Thursday, January 16, 2014

Colonization and succession of fishes in Lake Liambezi, an ephemeral floodplain lake in northeastern Namibia

Lake Liambezi
Research Update 

Richard Peel (PhD Student)

Supervisors: Dr OLF Weyl; Dr S Kaehler; Dr CJ Hay

In conjunction with the Ministry of Fisheries and Marine Resources, Directorate Aquaculture and Inland Fisheries, Namibia.

Funders: Southern African Science Service Centre for Climate Change and Adaptive Land Management; Nedbank Namibia Go Green; South African Institute for Aquatic Biodiversity/National Research Foundation

The lake dried up in 1985 and remained so until the early 2000s. It eventually filled in 2009 after exceptionally high floods in the Zambezi and Kwando rivers, and filled again in 2010 and 2011. The floodwaters brought with them a diverse fish fauna that quickly colonized the newly flooded environment, and has undergone significant changes as the lake has matured. The aim of this research is to describe and understand the colonization process and species successions by assessing the recruiting fish fauna from the Zambezi and Kwando, describing trends in species composition since inundation in 2007, assessing the life-histories of species representative of different life-history strategies, and analysing the food web using stable carbon and nitrogen isotopes.

The colonising fish assemblage was dominated by Barbus paludinosus, Barbus poechii, and the catfishes Clarias gariepinus and Schilbe intermedius. After filling completely in 2009, the abundance of C. gariepinus declined markedly, and the barbs were rapidly replaced by two small characins Brycinus lateralis and Rhabdalestes maunensis. The tilapiine cichlids on which the fishery is based, and several other larger, slower growing species including Serranochromis macrocephalus and Hepsetus cuvieri have increased more gradually in abundance since inundation. Preliminary food web analysis showed that the food chain is short and influenced primarily by bottom-up (productivity related) factors. Consumer δ13C values indicate that algal primary production (associated with particulate organic matter) contributes most to consumer biomass, while C3 macrophytes and detritus contribute relatively little. Further analysis will investigate the potential role of competition and predation on species successions.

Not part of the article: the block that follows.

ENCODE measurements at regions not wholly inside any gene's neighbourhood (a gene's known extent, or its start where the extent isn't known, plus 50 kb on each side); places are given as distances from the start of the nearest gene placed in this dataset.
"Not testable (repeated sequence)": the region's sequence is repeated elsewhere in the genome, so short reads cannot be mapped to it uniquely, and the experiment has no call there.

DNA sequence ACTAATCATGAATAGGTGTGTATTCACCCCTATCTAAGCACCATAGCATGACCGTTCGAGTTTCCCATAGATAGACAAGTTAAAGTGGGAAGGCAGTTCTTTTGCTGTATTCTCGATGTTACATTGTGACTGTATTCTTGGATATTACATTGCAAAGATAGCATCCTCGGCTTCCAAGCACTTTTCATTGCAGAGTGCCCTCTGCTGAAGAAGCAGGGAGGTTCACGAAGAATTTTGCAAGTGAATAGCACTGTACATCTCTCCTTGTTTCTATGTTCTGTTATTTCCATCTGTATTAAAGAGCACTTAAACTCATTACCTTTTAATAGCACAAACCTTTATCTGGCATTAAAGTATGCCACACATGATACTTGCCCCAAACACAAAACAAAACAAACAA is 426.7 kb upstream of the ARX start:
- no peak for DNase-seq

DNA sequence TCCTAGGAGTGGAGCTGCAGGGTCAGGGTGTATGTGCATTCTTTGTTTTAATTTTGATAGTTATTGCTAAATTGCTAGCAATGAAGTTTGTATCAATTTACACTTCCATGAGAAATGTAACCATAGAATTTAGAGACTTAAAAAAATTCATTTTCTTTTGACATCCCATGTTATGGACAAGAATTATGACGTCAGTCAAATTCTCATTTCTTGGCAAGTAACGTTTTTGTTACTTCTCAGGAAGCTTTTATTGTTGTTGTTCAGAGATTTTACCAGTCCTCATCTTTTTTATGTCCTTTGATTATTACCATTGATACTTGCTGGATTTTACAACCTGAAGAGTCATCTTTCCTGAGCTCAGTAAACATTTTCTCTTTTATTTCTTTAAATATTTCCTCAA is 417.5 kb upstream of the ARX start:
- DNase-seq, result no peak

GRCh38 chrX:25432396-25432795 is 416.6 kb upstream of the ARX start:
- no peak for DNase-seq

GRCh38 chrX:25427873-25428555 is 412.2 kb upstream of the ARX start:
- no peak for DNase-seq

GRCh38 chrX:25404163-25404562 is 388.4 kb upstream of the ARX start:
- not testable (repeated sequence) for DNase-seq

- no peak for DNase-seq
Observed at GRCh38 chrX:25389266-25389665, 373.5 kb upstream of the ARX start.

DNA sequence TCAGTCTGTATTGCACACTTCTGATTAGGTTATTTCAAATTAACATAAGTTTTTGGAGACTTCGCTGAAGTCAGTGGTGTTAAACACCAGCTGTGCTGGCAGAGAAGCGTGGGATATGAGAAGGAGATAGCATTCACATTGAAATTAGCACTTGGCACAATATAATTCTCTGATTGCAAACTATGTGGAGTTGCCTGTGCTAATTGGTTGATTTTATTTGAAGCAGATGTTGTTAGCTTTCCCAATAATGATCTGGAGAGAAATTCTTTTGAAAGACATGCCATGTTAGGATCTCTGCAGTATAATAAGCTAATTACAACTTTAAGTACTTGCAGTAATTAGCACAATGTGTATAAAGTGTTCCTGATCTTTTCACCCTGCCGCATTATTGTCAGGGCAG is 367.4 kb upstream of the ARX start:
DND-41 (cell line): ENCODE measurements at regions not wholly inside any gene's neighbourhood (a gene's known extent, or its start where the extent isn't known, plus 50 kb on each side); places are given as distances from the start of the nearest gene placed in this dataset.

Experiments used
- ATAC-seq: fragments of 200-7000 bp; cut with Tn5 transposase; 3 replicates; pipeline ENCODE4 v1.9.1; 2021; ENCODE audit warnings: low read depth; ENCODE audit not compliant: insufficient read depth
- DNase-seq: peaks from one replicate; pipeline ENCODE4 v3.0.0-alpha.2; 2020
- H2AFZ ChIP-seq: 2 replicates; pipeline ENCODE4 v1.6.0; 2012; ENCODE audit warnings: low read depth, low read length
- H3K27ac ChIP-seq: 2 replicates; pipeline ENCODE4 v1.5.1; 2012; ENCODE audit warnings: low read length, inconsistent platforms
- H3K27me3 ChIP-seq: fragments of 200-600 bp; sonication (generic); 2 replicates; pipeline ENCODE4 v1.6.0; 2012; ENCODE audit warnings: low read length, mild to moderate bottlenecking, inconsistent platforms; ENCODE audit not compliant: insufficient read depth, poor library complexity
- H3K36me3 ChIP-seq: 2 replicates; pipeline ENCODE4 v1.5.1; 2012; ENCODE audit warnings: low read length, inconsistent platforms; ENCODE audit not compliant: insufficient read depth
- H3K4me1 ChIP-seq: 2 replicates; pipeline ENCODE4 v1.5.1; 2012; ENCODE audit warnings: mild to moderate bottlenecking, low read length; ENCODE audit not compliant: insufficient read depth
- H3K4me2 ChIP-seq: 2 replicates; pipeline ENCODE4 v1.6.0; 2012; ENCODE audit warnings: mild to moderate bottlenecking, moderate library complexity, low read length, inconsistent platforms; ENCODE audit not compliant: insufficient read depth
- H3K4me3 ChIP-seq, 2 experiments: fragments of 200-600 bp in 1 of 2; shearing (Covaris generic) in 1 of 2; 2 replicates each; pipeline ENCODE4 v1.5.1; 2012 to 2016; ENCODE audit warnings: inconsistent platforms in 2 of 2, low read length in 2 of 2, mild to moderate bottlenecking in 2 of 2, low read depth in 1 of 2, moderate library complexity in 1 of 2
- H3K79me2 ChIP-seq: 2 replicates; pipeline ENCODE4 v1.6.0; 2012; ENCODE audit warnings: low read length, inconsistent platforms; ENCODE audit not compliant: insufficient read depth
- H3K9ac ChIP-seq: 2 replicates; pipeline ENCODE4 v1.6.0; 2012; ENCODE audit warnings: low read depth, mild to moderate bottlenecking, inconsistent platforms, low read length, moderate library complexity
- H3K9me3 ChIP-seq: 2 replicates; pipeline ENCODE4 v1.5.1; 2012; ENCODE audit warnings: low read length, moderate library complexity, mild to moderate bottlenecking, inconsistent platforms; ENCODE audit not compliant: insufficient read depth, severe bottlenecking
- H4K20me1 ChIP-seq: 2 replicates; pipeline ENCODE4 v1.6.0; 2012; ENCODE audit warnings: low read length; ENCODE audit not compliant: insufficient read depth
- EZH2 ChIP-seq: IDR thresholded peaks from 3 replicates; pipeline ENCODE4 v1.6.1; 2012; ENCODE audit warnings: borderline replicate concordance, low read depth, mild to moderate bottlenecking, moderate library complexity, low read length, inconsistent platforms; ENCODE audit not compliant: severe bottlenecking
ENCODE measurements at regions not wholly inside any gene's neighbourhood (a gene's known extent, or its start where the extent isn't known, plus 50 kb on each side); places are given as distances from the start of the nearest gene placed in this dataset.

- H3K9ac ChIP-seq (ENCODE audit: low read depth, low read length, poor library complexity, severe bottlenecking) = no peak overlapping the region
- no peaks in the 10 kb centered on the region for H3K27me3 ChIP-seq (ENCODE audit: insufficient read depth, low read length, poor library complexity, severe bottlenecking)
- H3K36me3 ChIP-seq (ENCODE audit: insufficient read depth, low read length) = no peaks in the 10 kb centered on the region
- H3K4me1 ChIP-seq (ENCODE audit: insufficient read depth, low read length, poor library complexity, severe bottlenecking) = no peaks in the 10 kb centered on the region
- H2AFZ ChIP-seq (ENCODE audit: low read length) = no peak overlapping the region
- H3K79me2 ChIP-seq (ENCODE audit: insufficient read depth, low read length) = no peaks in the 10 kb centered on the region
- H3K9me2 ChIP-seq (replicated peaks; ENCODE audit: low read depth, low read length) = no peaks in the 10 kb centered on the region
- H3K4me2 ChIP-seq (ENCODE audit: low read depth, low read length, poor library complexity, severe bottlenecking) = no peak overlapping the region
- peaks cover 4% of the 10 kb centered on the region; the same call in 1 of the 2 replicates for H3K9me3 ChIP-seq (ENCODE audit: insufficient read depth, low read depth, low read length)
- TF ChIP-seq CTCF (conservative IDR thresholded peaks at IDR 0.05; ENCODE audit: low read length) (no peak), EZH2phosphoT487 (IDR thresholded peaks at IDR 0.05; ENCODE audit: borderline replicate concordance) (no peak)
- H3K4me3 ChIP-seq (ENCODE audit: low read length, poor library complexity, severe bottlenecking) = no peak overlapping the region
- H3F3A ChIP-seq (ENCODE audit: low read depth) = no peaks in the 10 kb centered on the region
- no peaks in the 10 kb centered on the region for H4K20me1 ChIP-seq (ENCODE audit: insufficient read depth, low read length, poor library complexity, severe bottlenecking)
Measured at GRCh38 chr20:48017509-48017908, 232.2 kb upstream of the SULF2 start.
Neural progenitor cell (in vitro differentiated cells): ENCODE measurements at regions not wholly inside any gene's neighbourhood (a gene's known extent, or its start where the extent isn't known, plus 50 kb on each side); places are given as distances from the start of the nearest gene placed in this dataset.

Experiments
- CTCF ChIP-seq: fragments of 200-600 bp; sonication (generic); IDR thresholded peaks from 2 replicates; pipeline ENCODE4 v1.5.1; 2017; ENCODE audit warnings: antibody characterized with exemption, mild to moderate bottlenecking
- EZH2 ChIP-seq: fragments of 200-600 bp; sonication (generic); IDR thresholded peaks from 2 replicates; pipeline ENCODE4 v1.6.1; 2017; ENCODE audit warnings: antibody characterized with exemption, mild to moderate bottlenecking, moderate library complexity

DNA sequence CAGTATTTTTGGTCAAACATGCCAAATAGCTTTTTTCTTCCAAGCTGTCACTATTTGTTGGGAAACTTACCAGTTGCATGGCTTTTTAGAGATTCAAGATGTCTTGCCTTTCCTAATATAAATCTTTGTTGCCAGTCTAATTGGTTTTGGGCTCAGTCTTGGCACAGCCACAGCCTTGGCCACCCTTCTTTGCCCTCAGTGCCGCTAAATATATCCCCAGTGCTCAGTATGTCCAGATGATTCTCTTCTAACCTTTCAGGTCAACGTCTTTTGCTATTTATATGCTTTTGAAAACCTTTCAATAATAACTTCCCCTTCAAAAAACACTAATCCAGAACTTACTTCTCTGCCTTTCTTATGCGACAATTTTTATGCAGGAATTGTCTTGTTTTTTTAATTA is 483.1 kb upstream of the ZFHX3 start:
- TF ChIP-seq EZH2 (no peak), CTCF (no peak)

The composition and abundance of recruiting fish fauna will be assessed during the 2014 and 2015 floods. Recruitment will be quantified by up-calculating relative abundance estimates over the brief flooding period to give species specific abundance and biomass estimates. The life-history traits, including age, growth, maturity, fecundity, spawning season and mortality, of twelve species representative of opportunistic, periodic and equilibrium life history strategies, will be assessed in relation to colonisation and establishment rates.

For more info contact Richard Peel at:

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